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Popular and beautiful Fanny Trellis is forced into a loveless marriage with an older man, Jewish banker Job Skeffington, in order to save her beloved brother Trippy from an embezzlement charge and predictable complications result.
An American businessman's family convinces him to buy a Scottish castle and disassemble it to ship it to America brick by brick, where it will be put it back together. The castle though is ... See full summary »
After the bankruptcy of their father's stonemasonry firm, brothers Nicola and Andrea emigrate to America to restore their fortunes. After many adventures and near-disasters, they end up in ... See full summary »
Joaquim de Almeida,
An ex-convict struggles to survive by brute force alone in a turn-of-the-century slum in Braila. Codine (Alexandre Virgil Platon) is the thug who served 10 years for murdering a friend. He ... See full summary »
Alexandru Virgil Platon,
Aged and wealthy Charlotte Hollis has lived alone and as a recluse in the crumbling family plantation mansion in Hollisport, Louisiana since her father Sam Hollis' death thirty-six years ago. The only people who regularly see her are her hard-as-nails but seemingly loyal housekeeper Velma Crowther, and her longtime friend and physician, Dr. Drew Bayliss. She has lived there the better part of her life except for a short stint in London thirty-seven years ago following the vicious murder of her married lover, John Mayhew, at the plantation's summer house while Sam was hosting one of his legendary grand balls in the mansion. That evening, she and John were going to run off together, that is before he was bludgeoned to death, his right hand and head which were never found. No one was ever convicted for his murder, but most people believe Charlotte did it after John changed his mind about running off with her. Not having seen her in years, they also now believe Charlotte is a crazy old ... Written by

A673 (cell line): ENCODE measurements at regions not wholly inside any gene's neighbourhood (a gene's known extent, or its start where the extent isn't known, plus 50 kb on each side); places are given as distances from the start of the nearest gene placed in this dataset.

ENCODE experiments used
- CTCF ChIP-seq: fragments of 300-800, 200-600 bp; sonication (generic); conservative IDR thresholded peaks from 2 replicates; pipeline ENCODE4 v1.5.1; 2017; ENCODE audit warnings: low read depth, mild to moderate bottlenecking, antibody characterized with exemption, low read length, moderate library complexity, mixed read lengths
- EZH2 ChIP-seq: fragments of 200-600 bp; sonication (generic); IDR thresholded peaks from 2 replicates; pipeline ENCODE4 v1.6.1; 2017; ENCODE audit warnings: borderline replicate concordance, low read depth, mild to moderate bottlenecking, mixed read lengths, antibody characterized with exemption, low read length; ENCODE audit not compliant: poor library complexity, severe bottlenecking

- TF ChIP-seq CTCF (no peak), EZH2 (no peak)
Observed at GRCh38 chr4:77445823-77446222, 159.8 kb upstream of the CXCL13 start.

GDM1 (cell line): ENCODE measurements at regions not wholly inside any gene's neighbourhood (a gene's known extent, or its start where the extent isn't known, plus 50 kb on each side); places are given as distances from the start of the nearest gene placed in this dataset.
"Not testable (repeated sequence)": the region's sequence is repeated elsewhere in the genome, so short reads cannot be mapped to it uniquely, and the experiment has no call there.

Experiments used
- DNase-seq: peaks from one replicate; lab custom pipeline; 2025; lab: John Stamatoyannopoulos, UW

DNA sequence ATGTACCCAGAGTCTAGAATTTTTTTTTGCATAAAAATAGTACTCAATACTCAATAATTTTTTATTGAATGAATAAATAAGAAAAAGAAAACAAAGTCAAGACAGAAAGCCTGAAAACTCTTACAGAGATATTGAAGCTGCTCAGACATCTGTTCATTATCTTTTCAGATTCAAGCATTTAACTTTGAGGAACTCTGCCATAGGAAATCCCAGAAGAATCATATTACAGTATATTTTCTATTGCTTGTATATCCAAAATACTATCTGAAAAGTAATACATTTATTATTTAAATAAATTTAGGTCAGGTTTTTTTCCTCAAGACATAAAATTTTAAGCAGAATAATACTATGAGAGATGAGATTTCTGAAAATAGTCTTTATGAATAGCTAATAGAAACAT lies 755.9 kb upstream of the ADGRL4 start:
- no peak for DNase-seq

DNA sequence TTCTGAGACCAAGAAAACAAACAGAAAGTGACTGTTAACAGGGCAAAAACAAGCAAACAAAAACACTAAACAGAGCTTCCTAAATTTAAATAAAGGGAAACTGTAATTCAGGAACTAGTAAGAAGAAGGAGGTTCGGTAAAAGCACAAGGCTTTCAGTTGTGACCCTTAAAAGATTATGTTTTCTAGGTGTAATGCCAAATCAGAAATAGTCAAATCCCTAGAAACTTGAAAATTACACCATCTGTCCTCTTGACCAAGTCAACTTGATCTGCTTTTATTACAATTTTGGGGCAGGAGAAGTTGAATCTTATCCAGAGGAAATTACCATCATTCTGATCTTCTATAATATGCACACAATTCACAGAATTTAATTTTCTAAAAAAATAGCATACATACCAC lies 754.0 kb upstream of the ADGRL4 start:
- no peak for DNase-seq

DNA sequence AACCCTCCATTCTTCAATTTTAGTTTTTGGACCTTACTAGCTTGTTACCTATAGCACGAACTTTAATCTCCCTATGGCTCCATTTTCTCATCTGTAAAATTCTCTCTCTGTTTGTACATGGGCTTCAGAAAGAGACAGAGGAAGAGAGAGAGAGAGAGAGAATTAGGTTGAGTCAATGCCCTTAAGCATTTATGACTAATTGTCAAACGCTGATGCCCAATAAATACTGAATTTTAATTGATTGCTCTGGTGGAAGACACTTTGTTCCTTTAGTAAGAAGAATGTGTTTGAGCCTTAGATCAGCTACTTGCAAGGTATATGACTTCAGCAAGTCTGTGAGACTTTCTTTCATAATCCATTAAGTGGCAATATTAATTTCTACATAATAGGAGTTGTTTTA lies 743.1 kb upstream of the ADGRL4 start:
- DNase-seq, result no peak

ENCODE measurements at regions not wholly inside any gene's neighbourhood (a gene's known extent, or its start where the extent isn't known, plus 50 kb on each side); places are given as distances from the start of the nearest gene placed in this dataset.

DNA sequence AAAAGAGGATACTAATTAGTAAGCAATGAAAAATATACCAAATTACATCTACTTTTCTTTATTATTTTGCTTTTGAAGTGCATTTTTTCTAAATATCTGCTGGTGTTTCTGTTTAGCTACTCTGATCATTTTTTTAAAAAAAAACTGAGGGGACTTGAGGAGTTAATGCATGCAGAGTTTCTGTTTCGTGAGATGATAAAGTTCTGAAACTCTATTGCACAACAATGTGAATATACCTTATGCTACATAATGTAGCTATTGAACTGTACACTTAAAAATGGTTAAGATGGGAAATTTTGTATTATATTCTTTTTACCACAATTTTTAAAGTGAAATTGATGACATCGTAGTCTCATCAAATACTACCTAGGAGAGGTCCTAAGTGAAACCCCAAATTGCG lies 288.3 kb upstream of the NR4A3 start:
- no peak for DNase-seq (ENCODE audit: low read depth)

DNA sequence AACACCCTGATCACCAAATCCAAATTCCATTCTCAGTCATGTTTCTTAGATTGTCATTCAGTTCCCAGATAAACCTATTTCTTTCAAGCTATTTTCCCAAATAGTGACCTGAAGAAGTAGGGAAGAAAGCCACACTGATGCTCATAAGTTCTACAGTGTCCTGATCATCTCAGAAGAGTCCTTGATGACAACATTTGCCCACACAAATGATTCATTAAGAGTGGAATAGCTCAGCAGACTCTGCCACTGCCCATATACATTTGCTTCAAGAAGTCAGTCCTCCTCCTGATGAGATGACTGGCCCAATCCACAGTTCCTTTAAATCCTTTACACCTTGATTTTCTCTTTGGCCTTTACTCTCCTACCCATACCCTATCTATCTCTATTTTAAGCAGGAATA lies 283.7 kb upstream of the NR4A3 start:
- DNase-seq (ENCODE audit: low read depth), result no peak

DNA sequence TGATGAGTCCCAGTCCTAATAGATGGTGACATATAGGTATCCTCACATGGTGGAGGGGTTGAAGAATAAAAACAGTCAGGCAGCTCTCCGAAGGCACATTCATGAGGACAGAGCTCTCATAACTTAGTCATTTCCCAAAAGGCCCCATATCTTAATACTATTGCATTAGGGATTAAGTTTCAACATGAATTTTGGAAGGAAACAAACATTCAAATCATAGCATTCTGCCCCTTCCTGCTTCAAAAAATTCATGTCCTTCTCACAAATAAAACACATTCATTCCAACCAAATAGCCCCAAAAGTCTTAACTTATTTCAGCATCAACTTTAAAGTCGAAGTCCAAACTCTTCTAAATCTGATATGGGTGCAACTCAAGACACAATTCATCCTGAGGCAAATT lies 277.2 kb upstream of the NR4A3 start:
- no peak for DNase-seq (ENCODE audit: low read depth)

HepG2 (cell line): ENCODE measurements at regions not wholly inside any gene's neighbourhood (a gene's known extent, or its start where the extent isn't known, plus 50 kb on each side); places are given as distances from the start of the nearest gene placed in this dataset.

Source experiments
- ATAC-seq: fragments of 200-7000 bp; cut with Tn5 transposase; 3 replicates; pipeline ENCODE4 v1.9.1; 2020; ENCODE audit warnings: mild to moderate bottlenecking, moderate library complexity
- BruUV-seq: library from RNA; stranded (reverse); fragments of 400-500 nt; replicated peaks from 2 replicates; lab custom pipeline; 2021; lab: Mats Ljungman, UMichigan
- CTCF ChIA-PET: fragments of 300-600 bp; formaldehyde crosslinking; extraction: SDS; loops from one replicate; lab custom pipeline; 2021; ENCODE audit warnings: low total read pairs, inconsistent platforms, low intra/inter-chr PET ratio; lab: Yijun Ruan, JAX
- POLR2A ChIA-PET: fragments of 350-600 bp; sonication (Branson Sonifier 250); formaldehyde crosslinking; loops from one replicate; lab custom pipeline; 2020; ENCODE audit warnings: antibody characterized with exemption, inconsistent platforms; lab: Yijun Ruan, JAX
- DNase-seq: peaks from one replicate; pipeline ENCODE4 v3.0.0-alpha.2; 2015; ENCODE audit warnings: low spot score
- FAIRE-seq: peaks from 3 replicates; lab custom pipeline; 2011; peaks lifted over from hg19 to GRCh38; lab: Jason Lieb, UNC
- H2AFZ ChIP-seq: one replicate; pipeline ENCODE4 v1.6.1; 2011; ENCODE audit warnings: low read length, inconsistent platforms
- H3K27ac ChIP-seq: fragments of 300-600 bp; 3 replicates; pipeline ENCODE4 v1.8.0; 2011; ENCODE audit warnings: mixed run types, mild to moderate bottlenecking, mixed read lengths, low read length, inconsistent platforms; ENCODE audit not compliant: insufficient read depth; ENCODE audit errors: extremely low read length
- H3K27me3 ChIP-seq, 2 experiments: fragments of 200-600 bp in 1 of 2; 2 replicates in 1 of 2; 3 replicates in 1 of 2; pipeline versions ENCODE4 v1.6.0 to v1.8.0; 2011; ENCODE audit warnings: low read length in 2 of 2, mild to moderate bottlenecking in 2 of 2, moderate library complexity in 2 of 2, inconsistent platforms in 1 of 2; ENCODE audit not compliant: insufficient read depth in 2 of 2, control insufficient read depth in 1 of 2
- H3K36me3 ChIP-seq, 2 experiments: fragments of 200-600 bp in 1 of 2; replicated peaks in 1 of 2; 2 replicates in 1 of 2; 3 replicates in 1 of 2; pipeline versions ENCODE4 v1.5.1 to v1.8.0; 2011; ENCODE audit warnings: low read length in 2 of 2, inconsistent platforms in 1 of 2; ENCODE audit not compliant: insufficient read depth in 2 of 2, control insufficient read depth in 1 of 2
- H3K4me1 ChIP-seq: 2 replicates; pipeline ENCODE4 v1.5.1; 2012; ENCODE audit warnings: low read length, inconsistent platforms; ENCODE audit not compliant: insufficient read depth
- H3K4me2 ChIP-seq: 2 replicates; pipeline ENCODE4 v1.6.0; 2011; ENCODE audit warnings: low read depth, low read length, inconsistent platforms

Joan Crawford was seething when she read that Robert Aldrich had replaced her with Olivia de Havilland. She is quoted in "Hollywood Reporter" as saying, "Aldrich knew where to long distance me all over the world when he needed me, but he made no effort to reach me here that he had signed Olivia. He let me hear it for the first time in a radio release - and, frankly, I think it stinks." See more »
As household staffers pack up her belongings, a haggard Charlotte wanders through the house wearing no make-up. But the minute she sees an insurance investigator in the yard, she's suddenly wearing lipstick, eye makeup and looking years younger. See more »
They don't make 'em like this anymore, and, sad to say, we Americans don't have as many actors and actresses of this caliber anymore today, either. Nevertheless, despite its spotty campiness, unintentional funny moments, borderline flashback sequences, storyline holes and generally predictable plot, this is a spectacular film, especially considering the era in which it was made.
All the performances are strong, intense and excellent. Perhaps the best ones, however, are given by Olivia de Havilland and Agnes Moorehead, who have been more or less associated or stereotyped in other venues. Yes, this is the same Agnes Moorehead who is probably best known as Endora from "Bewitched," but it only serves as testimony that she was one actress who could steal thunder with any role.
Overall, the story is a good one, and realistic to the location given. The story would absolutely not work, for example, in a large urban area. The film is great fun, and knowing how the whole story plays out is an excellent reason to watch it again, as you know what the characters know. Sit back and enjoy the brillant acting on all counts!
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